This is just a small part of it.
We appreciate ambition. And usually, when we’re talking about ambitious projects, we’re linking you out to Kickstarters and telling you stories of people’s hard work that has been ruined. We also usually only tell you about awesome projects in our own area, but every once in a while, something comes across our desk so cool that geographical boundaries be damned, we’re going to tell you about it. One of those projects if the Full Scale Falcon project, a mission to build of full scale replica of the Millennium Falcon.
Meet us after the jump to hear from the project organizer himself on why he decided to do it. Hint: He just wanted to.
Who wouldn’t want their own full-sized Millennium Falcon? Most people just dream about it, but Chris Lee decided to actually make one. As he told us, “To have my own Falcon had been a dream since seeing Star Wars as a boy. I’m sure I’m not the only one.” Lee went on to tell us that no one has ever done it before. In fact, even LucasFilm never constructed a full scale version of the ship, but Lee wanted to. “I first started seriously considering the Falcon as a project around 2005,” he told us, “I set up the website and started researching in early 2007. The land where the Falcon will be built was purchased in 2006. I had been working on my full scale R2-D2 and had become obsessed with full scale props and models, and the Falcon is my favorite space ship of all time, and so those two things combined into where I wanted to make my own.” And so Lee (and a bunch of others brought together through a common passion for building a goddamned Millennium Falcon), began building. You can check out tons of information on their build and photos of the ongoing progress over here.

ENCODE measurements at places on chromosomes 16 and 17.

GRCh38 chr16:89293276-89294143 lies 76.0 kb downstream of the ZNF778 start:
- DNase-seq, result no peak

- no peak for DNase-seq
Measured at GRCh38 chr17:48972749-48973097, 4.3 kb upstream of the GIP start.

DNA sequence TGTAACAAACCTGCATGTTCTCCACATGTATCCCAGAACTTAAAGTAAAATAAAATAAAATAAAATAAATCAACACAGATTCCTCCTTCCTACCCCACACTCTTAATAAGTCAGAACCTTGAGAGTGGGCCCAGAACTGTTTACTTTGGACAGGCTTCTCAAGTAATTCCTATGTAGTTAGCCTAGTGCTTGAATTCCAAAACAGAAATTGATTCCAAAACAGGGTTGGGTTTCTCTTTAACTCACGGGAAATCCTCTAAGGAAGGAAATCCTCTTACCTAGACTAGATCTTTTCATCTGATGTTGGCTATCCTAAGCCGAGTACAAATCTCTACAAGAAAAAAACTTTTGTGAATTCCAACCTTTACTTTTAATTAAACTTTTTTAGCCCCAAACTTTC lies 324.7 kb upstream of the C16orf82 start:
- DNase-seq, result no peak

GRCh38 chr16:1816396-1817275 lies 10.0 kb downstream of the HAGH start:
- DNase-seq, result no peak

And what’s the endgame? “We won’t be living in it,” Lee says, “We get asked that often. We’re crazy, but not that crazy. I hope to develop the land into a creative retreat and possibly a school or camp for the maker culture.” Lee says the structure will be permanent (so, you know, no flying the ship itself, but you can fly to it), but he hopes to have some parts of the build available for display Star Wars Celebration VII in Orlando in 2014. And hey, if they need to use the Full Scale Falcon to shoot some scenes for those new Star Wars movies they’re making, Lee hopes Disney will keep them in mind. It’ll at least save Disney some cash.
To find out more info (including a look at some of the incredibly intricate work being done for the sake of authenticity) and even offer your services, head over here.